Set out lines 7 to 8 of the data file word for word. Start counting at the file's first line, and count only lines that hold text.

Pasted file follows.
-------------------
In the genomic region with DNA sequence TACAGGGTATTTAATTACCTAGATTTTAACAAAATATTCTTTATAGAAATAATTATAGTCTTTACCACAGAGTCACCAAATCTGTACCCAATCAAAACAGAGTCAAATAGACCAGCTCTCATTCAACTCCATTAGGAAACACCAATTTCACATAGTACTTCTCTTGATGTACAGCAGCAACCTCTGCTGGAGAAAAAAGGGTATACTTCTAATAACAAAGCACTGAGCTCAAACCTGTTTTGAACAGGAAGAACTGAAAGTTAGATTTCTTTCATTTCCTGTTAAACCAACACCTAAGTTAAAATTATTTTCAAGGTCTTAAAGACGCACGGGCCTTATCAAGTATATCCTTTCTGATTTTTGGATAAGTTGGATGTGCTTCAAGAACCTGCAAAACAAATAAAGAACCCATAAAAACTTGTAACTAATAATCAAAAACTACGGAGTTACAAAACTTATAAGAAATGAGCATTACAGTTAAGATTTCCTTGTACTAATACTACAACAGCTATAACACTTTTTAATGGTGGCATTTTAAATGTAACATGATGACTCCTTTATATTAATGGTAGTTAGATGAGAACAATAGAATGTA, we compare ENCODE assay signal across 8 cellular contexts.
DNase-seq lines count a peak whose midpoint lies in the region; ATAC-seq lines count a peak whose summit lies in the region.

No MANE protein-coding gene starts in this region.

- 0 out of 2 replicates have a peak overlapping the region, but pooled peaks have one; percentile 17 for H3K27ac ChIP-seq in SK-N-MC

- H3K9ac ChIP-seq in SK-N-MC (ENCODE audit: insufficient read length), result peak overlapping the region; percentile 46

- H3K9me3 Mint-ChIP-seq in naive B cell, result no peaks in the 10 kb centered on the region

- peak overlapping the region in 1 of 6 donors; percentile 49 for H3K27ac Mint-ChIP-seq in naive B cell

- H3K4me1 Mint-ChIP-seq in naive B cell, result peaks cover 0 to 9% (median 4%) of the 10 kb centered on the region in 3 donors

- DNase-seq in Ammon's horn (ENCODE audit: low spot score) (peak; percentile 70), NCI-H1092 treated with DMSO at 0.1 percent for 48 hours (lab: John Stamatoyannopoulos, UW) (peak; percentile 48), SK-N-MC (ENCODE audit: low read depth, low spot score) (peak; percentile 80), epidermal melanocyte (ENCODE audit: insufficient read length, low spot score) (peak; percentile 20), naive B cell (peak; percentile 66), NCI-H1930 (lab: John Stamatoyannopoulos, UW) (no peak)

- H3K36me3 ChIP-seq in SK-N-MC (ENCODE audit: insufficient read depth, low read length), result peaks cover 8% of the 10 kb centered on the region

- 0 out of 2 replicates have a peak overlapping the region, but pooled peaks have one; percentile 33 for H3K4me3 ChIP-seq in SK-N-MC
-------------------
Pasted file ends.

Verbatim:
- peak overlapping the region in 1 of 6 donors; percentile 49 for H3K27ac Mint-ChIP-seq in naive B cell

- H3K4me1 Mint-ChIP-seq in naive B cell, result peaks cover 0 to 9% (median 4%) of the 10 kb centered on the region in 3 donors